Guest Post from My Husband Dan: The Best Room Air Conditioners

In order to beat the finicky summer heat, you will need a trusty room air conditioner by your side. The benefit of a room air conditioner as opposed to using a central system are plenty. The first and most obvious benefit is the reduction in your energy bill. Yes, most of these air conditioners are rather pricey, but they will save you in the long run. Furthermore, using a room air conditioner is less wasteful than cooling an entire house. When looking through this list, keep in mind your budget, how much noise you find acceptable, and what additional functions you would prefer your room conditioner to offer. Regardless of what your exact needs are, from the following list, you will be able to find a room air conditioner that will fit your needs.

 

  • Lasko 2552 42” Wind Curve Platinum Cooling Fan $59.00

 

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The Lasko Wind Curve Platinum Cooling Fan is, by far, the most affordable of the bunch. It features a 3-speech oscillating tower fan and a 42.5” height that is meant to help with maximizing air distribution. In the interest of saving energy, this fan has an automatic shut-off feature that will last for up to 7.5 hours. Additionally, it also comes with a remote and fresh air ionizer to keep the air flowing to you as fresh as possible. As an bonus, this fan is fairly quiet and won’t disrupt your indoor summer festivities. With this modest fan, expect to sit back and enjoy summer movies in peace.

 

  • Honeywell MN10CESWW 10,00 BTU Portable Air Conditioner $449.99

 

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This Honeywell Portable Air Conditioner is top of the line for your summer air conditioning needs. First and foremost, no installation is required, which means that as soon as it delivered, it is ready to be put to use. Aside from conditioning your air, it also has dehumidification properties and a fan-only function. Furthermore, this air conditioner has a remote so you operate with as little movement as possible. As an added bonus, due to its auto-evaporation system, no drainage is required. All in all, this air conditioner is well worth its high price.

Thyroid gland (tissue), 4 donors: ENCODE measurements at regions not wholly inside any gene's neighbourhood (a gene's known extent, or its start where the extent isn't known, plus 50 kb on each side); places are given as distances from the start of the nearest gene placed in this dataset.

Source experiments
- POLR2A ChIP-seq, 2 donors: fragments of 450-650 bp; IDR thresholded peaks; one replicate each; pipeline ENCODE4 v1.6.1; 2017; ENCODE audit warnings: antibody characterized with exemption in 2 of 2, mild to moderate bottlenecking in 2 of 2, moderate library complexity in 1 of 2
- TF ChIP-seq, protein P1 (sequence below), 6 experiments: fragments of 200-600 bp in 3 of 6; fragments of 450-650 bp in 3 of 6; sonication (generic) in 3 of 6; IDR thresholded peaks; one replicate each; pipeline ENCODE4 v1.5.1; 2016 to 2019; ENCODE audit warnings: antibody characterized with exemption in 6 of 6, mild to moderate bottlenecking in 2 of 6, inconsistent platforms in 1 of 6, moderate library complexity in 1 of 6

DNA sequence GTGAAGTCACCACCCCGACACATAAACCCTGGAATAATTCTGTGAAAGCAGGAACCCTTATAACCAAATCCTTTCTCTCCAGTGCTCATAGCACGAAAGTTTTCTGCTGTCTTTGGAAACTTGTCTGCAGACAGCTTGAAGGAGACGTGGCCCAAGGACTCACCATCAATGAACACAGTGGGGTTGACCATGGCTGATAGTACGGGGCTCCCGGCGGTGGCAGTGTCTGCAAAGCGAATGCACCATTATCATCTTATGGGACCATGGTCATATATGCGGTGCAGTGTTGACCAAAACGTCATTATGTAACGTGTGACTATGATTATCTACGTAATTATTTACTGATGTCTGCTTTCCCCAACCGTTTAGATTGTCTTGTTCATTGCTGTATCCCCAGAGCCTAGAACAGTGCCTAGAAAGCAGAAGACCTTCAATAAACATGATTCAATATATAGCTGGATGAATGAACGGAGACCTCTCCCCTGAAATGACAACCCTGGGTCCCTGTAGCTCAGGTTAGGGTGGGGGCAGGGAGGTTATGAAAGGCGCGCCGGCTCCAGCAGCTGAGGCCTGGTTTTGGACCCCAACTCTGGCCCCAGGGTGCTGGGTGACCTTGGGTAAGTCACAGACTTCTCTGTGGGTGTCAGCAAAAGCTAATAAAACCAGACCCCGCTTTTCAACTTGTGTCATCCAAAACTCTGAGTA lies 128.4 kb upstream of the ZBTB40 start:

• Koldfront 8,000 BTU Through the Wall Heat/Cool Air Conditioner $399.00

 

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Koldfront’s Wall Heat/Cool Air Conditioner offers some similar features to Honeywell’s Portable Air Conditioner, such as the ability to dehumidify. Unlike Honeywell’s, this conditioner also has to ability to heat so long as it is used alongside an external heater. It features three fan speeds, four operating modes (including dehumidification), and a 24-hour timer. Though not as quiet as the Lasko Wind Curve Platinum Cooling Fan, this air conditioner is still relatively quiet considering the significant differently in power output. The only downside to this product is the need for professional installation. However, despite this, combined with the price of installation, this conditioner still comes out as more affordable than Honeywell’s Portable Air Conditioner.

 

  • Frigidaire 5,000 BTU 115V Window-Mounted Mini-Compact Air Conditioner $220.00

 

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Frigidaire’s Window-Mounted Mini-Compact Air Conditioner is a more affordable version of Koldfront’s Through the Wall Heat/Cool Air Conditioner minus the heating capabilities. It’s mini-compact design saves space but still manages to quickly cool a room up to 150 sq. ft. This conditioner also comes with a full-function remote, which means it also saves on the energy you need to put in in addition to saving you on your energy bill. Again, for the amount of power you get, this unit isn’t the quietest of the bunch, but it gets the job done quickly. Installation is quick and easy, which means you can start feeling cooler faster.